Looking inside structures of failed devices and finding out why they failed
ZEISS light, electron and ion microscopes are used throughout the manufacturing process for 2D and 3D surface imaging, to measure volumes just as well as linear dimensions or cross sections. Another common use for 3D imaging is failure analysis. Chip manufacturers use ZEISS technology to look inside structures of failed devices for clues to why they failed, helping to create more stable and reliable products for the future.
Experiencing the broad spectrum of ZEISS microscopes
Following expansion and renovation, the ZEISS Microscopy Customer Center Tokyo reopened in April 2018. Around 45 customers from industry and academia attended the grand ceremony. Dr. Kaoru Sato from JFE Techno-Research Corporation, one of Japan’s most well versed experts in electron microscopy, expressed his future expectations for ZEISS in a speech. After the ribbon-cutting ceremony, ZEISS offered tours of the center.
Process optimization and improved output with ZEISS microscopes
There is a wide range of potential applications for industrial 3D printed metal parts. The complex procedure of additive manufacturing can be optimized by detailed analysis of materials and processes. Microscopy and metrology solutions from ZEISS provide companies like Oerlikon with a more in-depth understanding of upstream and downstream 3D printing processes and enable their close monitoring.
Dr Richard Kirby studies marine life
The passion of marine scientist Dr Richard Kirby is to bring the secret world of plankton nearer to us all. He uses his ZEISS Axio Zoom.V16 zoom microscope with 1x and 2.3x Plan Neofluar objectives to capture images and movies with highest quality from these minuscule creatures that float and roam the biggest ecosystems on our planet – the oceans.
Focus on the latest microscopy techniques and a wide range of applications
ZEISS will host the Day of Microscopy at the ZEISS Forum and ZEISS Microscopy Customer Centre Europe in Oberkochen on May 16 and 17, 2018. International guests from research, science and industry can expect a varied program of lectures, workshops and discussions that will give impressive applicative and technological insights into light, electron and X-ray microscopy at ZEISS. Keynotes from science and industry will take you into the world of tomorrow to demonstrate the broad scope of microscopy.
Supporting customers in the Asia-Pacific region
The opening of the ZEISS Microscopy APAC Support Center (ASC) in Shanghai is another milestone for ZEISS Microscopy to enable and support customers in the increasingly important and growing APAC region. “We can only ensure sustainable growth if we’re in a position to deliver the services our customers need quickly and effectively,” says Alex Cheong, Regional Service Manager APAC for ZEISS Microscopy.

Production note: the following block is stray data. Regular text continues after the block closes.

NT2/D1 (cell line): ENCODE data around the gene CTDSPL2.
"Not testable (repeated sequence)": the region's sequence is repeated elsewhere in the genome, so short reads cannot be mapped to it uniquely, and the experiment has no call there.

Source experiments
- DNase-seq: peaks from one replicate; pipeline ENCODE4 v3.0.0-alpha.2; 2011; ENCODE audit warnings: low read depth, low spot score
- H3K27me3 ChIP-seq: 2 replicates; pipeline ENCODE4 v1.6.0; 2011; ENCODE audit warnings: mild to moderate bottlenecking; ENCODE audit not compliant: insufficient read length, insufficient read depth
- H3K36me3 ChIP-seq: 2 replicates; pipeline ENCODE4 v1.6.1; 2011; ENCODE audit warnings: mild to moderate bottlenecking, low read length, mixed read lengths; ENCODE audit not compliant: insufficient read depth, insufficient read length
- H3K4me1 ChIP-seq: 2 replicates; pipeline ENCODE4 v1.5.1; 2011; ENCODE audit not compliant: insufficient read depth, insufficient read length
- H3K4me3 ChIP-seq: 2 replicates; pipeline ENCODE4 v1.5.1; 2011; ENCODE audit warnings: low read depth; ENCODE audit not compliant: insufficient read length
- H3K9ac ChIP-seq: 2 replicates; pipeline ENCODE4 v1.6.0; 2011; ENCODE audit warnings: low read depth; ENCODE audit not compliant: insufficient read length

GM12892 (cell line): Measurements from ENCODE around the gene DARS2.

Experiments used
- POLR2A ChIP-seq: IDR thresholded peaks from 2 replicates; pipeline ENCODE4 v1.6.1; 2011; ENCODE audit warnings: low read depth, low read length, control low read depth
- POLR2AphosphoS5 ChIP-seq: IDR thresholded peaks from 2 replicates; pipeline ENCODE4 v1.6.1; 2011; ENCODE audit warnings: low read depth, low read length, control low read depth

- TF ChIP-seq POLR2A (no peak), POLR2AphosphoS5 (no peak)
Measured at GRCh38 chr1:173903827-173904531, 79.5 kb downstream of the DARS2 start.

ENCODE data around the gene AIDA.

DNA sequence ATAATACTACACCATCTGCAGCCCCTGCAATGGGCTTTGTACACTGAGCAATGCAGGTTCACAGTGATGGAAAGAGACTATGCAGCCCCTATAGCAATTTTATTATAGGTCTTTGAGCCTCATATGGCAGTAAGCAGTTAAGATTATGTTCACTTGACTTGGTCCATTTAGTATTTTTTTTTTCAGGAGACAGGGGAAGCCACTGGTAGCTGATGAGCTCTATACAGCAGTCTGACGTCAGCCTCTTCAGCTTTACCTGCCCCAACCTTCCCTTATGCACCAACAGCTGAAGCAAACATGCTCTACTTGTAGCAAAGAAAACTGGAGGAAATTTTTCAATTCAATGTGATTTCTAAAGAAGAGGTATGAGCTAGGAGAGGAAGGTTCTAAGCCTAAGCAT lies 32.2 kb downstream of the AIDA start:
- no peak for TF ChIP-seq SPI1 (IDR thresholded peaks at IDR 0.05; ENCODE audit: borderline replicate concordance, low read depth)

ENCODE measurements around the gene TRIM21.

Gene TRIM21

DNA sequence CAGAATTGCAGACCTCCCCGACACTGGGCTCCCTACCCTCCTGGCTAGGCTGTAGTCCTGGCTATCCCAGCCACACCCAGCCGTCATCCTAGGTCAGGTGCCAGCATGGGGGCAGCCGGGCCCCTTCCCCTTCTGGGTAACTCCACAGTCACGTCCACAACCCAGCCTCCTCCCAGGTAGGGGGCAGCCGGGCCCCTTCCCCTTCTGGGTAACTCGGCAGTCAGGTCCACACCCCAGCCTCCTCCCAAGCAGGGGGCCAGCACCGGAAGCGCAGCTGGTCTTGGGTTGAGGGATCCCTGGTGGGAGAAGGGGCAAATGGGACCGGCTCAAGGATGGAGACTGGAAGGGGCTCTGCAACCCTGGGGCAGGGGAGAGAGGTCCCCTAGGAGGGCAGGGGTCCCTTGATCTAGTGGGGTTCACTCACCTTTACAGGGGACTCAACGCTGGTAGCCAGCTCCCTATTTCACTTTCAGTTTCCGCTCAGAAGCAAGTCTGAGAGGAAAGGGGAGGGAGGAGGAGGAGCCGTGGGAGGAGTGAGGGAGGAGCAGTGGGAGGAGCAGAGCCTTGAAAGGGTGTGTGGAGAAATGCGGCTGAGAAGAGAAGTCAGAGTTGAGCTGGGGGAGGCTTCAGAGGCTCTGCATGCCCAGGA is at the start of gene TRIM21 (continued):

Stereo microscopes for teaching future ophthalmologists
Ophthalmologists require years of training and continuous practice to successfully master the skills needed to perform ophthalmic surgery. Development of the fine motor skills and getting a feel for the ocular tissues are crucial parts of simulated ocular surgery training. Over the last ten years, a combination of high fidelity model eyes, which replicate the look and feel of the human eye and Virtual Reality simulators, have enabled trainees to develop these skills away from patients and demonstrate their competence before they perform live surgery. ZEISS Stemi 305 stereo microscopes now form an integral part of the pan-European training initiative John Ferris, Head of the School of Ophthalmology in the South West of England, is running with the French based pharmaceutical company Thea. Over the last 12 months, they have run eight large surgical workshops in the UK, Spain, France and Holland, with more planned for 2018.
Ten years of the tuberculosis test microscope ZEISS Primo Star iLED
Besides Robert Koch’s 1882 discovery of Mycobacterium tuberculosis, the pathogen that causes tuberculosis, ZEISS contributed another substantial technology to the battle against infectious diseases ten years ago: ZEISS Primo Star iLED. The tuberculosis test microscope is the result of cooperation between ZEISS and the Foundation for Innovative New Diagnostics (FIND) and was introduced at the Union Conference in Paris in 2008.
ZEISS Primo Star microscopes for Lyon College
For 25 years, Mark Schram, Professor Emeritus of Biology at Lyon College in Batesville, Arkansas, USA, had one dream: to equip an entire biology lab with new microscopes and related software. Thanks to the generous donations of college supporters who share his dream, ZEISS was able to equip the Lyon College biology department with 24 ZEISS Primo Star microscopes last month. Lyon’s biology professors use the instruments to teach a number of courses, including Principles of Biology II, Genetics, Microbiology, and Histology.
Oberonia aureolabris – a new addition to the world of orchids
Daniel L. Geiger, Curator of Malacology at the Santa Barbara Museum of Natural History, recently discovered and named a new orchid species. In addition to macrophotography, he used light, stereo and electron microscopes from ZEISS. One of the distinguishing characteristics is the golden-orange color of the flower. And that is how he came up with the name for the species: ‘aureo’ (Latin for golden) and ’labris’ (Latin for lip): Oberonia aureolabris.